Although the MPS Board of School Directors has unanimously voted in favor of ending contracts with the Milwaukee Police Department, there is one contract that stands in the way.
Since 1993, MPS has contracted with the police to help run the Truancy Abatement and Burglary Suppression program, or TABS.
According to state law, Milwaukee Public Schools is required to pay the salaries and fringe benefits of four law enforcement officers who work full time. The district currently receives no funding from the state to cover the costs of the program, which was $400,000 for the 2019-2020 school year.
In addition to cutting $478,242 in contracts with the Milwaukee Police Department during a special June 18 meeting, the directors voted to “hold” the TABS money to see if there is a way to honor their legal obligations without contracting with the police.
President Larry Miller, who proposed the idea, is optimistic the district can satisfy state law without contracting with the police.
“I do not want to send this $400,000 to the police,” Miller said during the meeting. “My thinking is that we do not spend this money until we get a judgment from our lawyers and have total clarity on whether or not we have to.”
In a statement before the meeting, the Milwaukee Police Department expressed support for MPS if it decided to end the contracts.
“We agree with many voices from our community who believe that the funding should be reinvested into our public-school system to support social services,” the statement read.
An MPS spokesman told NNS that the city attorney’s office is exploring legal options and that the district would not comment on ongoing legal matters. The city attorney’s office did not respond to two requests for comment.
What the TABS program does
The TABS program was established in 1993 after a similar program in San Jose, California. The program was funded through the state budget as a three-year pilot program before MPS assumed responsibility in 1996. The Boys and Girls Clubs of Greater Milwaukee, which was also a partner in the program until the 2018-2019 school year, secured grant funding for the program before ending its involvement.
According to the contract for the 2019-2020 school year, the four officers contracted by MPS investigate calls of suspected truancy and bring young people identified as truant to the designated youth center located at the Milwaukee Public Schools Facilities & Maintenance Building, 1124 N. 11th St.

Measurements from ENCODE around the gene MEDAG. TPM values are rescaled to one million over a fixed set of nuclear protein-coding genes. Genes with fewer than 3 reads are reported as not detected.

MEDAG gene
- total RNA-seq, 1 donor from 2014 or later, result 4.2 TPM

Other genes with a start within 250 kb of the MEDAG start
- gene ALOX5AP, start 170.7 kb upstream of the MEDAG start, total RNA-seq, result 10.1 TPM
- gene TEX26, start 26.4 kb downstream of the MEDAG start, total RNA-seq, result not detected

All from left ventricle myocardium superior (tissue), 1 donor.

(If the young person has a warrant or has been reported missing, officers take them to a police station for processing.)
Once in the youth center, MPS staff work to identify the reasons a student isn’t attending school. Officer can issue a truancy citation, the penalty for which ranges from $94 to $500 for students and $181 to $500 for parents, according to the 2017-’18 TABS Operations Manual. Officers also provide security at the youth center as needed.
According to data from the Wisconsin Department of Public Instruction, the habitual truancy rate among MPS students between 2007 and 2017 has hovered around 50 percent with no clear trend up or down. The recorded rate was at its lowest during the 2009-2010 school year at 45.79 percent, and its highest during the 2013-2014 school year at 53.73 percent. A student is considered “habitually truant” if they miss part or all of 5 or more days during a school semester.
The Boys and Girls Clubs gets out of contract
The state law requiring MPS to pay the salaries and benefits of four police officers also states that the district contract with the Boys and Girls Clubs of Greater Milwaukee.
However, in August 2018, the Boys and Girls Clubs sent a letter to MPS saying it would no longer participate in the TABS program, according to minutes from the board’s February 2019 meeting.
The statute mandating MPS provide and fund TABS still states that the district must contract with the Boys and Girls Clubs of Greater Milwaukee.
Dawn Matson, vice president of marketing at the Boys and Girls Clubs of Greater Milwaukee, said the organization stopped participating in TABS because it strayed from its core ideals.
“The decision to no longer participate in the program was tied to refocusing our work to dedicate all resources to support our mission,” Matson said.
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